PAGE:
Upon entering the study, 11 participants had detectable levels of HIV in their blood samples. Three months after transplantation, 10 of these 11 participants had an undetectable level of HIV. The 11th person had detectable HIV for several more months but his last viral load test was less than 50 copies/ml.
Overall, 78 participants entered the study with an undetectable level of HIV in their blood. Of these, 14 participants (18%) had “two or more consecutive detectable [HIV viral load tests after transplantation].”
These detectable bouts of viral load ranged between 7,000 and 43,000 copies/ml. At their most recent lab test, nine of these participants had detectable viral load. This was likely due to inflammation and activation of their immune systems brought about by an episode of rejection of the graft.
The research team made these points in evaluating its research:
Survival three years after liver transplant is reduced in HIV-HCV infected people compared to people infected with HCV alone who have also received a liver transplant.
Care must be taken to select the right donors of organs. In the present study, researchers found that organs from people with HCV or from older people were less likely to thrive once transplanted into co-infected patients. This finding is important, as a similar result has not been found in HIV-negative people who receive an organ from HCV-positive people.
Early referral for evaluation for transplantation and using living donors are likely to shorten the time spent on a transplant waiting list. Reduced wait times will likely result in better chances of survival after transplantation.
Relatively high rates of acute rejection occurred among co-infected participants. The study team thinks that this problem occurred because participants were given low doses of immune-suppressing medicines. This was probably due to the transplant team being wary of weakening the immune system to a dangerous degree.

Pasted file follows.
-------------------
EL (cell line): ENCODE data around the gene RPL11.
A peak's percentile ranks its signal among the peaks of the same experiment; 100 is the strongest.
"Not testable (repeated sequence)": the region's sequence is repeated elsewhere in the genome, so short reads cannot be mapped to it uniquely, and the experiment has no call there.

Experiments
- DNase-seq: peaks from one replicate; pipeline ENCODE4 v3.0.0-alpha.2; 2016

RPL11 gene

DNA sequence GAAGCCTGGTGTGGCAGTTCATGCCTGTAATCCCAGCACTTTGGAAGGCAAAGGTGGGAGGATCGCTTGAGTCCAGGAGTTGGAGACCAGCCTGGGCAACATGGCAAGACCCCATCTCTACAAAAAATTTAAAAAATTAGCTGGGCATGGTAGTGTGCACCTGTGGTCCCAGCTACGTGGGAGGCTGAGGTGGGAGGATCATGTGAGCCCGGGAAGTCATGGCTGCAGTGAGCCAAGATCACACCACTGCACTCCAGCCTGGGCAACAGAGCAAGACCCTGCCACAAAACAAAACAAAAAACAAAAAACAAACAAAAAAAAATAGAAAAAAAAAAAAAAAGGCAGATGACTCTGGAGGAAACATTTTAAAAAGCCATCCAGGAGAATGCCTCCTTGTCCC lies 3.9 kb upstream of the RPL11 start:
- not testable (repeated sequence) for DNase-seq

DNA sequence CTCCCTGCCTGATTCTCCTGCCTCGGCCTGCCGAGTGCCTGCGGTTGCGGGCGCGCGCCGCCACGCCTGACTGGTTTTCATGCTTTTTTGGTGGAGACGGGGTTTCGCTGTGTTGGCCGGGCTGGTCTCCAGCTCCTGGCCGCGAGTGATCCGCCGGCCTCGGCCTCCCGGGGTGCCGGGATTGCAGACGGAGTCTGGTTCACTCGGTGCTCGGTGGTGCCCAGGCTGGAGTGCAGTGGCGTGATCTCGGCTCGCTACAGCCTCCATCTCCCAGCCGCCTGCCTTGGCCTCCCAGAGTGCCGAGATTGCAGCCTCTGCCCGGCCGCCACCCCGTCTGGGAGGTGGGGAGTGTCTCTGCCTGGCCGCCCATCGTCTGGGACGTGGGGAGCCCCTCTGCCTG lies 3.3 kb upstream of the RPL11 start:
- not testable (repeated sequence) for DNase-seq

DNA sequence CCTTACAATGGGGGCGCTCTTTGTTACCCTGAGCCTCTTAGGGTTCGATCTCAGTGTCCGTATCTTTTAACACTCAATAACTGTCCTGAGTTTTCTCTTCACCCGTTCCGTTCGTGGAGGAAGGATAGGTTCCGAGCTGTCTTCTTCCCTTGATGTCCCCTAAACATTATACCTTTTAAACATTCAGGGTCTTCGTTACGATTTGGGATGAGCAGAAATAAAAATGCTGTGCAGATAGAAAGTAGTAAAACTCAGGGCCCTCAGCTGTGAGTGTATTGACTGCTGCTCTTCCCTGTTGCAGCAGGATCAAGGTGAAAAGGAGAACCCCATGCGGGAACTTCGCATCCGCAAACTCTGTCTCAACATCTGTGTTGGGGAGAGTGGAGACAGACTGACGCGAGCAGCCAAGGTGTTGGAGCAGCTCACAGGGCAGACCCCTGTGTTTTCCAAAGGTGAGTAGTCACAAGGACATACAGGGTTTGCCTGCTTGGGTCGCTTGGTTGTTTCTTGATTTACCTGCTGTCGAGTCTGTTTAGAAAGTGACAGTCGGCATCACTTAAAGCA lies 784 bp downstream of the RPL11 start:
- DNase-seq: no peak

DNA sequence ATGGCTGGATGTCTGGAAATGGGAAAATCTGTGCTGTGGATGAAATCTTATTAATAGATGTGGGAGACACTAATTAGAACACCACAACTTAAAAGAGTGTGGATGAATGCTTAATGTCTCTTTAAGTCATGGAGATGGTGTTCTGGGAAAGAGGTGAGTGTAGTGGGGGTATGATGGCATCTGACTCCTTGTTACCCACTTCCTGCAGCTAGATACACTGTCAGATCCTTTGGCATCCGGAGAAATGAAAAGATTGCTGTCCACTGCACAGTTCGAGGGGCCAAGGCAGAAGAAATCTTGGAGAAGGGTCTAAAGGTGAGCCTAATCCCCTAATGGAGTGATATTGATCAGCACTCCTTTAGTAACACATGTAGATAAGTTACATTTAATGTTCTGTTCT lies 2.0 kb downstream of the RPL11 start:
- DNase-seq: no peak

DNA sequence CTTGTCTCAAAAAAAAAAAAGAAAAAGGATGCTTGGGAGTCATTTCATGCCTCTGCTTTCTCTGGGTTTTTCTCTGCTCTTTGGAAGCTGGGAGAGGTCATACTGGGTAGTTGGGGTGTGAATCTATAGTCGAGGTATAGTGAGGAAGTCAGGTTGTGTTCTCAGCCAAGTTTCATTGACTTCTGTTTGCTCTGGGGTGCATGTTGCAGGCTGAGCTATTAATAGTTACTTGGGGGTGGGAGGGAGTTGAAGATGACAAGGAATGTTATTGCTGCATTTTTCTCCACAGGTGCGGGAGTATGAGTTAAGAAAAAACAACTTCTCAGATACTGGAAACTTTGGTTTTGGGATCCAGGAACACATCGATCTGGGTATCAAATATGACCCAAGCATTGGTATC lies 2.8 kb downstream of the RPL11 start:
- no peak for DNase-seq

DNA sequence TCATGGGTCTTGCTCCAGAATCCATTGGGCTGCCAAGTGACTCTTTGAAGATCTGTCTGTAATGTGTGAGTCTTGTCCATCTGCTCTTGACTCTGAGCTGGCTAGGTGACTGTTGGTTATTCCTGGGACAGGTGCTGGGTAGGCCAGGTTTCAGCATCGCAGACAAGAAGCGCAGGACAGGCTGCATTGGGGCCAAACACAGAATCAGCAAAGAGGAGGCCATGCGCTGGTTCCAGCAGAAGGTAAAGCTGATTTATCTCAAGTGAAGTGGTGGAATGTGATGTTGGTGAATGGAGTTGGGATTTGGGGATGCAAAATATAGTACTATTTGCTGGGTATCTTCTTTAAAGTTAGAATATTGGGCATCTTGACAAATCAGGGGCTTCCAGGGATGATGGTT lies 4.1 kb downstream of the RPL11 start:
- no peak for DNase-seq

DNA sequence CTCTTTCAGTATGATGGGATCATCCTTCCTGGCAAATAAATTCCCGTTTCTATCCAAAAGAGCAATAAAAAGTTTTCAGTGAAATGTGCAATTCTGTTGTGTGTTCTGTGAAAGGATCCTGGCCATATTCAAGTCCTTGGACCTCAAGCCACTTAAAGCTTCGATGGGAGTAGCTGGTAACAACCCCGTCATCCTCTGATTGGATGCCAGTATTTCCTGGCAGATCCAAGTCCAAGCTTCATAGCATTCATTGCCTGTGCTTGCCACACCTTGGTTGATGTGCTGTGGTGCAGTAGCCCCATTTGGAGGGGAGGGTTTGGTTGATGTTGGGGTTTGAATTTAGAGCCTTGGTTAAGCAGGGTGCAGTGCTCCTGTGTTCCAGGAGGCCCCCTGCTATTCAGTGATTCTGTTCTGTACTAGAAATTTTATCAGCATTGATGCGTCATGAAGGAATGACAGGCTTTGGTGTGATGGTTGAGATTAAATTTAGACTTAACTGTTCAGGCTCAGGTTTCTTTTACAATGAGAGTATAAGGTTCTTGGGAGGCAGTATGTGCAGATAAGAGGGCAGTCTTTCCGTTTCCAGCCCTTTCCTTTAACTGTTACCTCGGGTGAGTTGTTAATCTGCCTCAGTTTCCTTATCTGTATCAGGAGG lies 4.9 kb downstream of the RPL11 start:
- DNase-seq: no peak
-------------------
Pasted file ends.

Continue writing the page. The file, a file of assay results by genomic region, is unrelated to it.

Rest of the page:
The study suffered from a relative weakness: The type of ART used was not standardized and neither was there a uniform regimen for suppressing the immune system. The study team suggested that newer drugs, such as the HIV integrase inhibitor raltegravir (Isentress), may be useful in HIV-positive patients undergoing organ transplantation in the future, as this drug is not likely to interact with immune-suppressing medicines (and vice versa).
The results of the present study provide a useful experience that organ transplant centres can use when managing the medical needs of HIV-HCV co-infected patients in the future."
Hi Hector Thanks so much for all your great comments and suggestions. I will need time to digest. I live in Brisbane Australia but if I need to travel and pay in SF then of course I need to Australia has a very good public health system).
I will also take your extremely kind info to my doctors and ask what they feel. You are also correct I need all my results I realised this after I posted. I was just alarmed when I the doctor was so into death at such a stage. He though is not the head doctor and I have yet to have her opinion, she is well regarded but as you point out she may not be the right person for me.
I'll get back to you with more info next week BUT again you have already been an amazing help. many thanks Scott
Hi Orphanedhawk Again thanks so much for your post. I feel much better that others are chipping in and helping. I'll post more info next week when I get form the hospital. I live in Brisbane, Australia.
speak soon and again many thanks
More Hepatitis C and liver transplantation Australia resources:
Hepatitis Queensland is a not-for-profit, non-government, community organisation. We provide:
A FREE confidential telephone information and support service
FREE counselling with a registered psychologist; face-to-face or over-the-phone
Education and training to organizations, schools and businesses
Support groups and information evenings and events
FREE brochures, fact-sheets, DVD's and newsletters on viral hepatitis
and much, much more
We are open from Monday to Friday, 9am-5pm (except public holidays), and our services are free and confidential.
People also do volunteer work with Hepatitis Qld and can make tax-deductible donations.
If you do not live in Queensland you can contact the local Hepatitis Council in your state or territory. The national peak body for all these councils is Hepatitis Australia, which is based in Canberra.
THE TRANSPLANTATION SOCIETY OF AUSTRALIA AND NEW ZEALAND
ORGAN TRANSPLANTATION FROM DECEASED DONORS:
CONSENSUS STATEMENT ON ELIGIBILITY CRITERIA AND ALLOCATION PROTOCOLS
Version 1.2 — 16 May 2012
Liver transplantation units
Adult transplantation 16 May 2012
NSW Royal Prince Alfred Hospital, Sydney
VIC Austin Hospital, Melbourne
QLD Princess Alexandra Hospital, Brisbane
SA Flinders Medical Centre, Adelaide
WA Charles Gairdner Hospital, Perth
NZ Auckland City Hospital, Auckland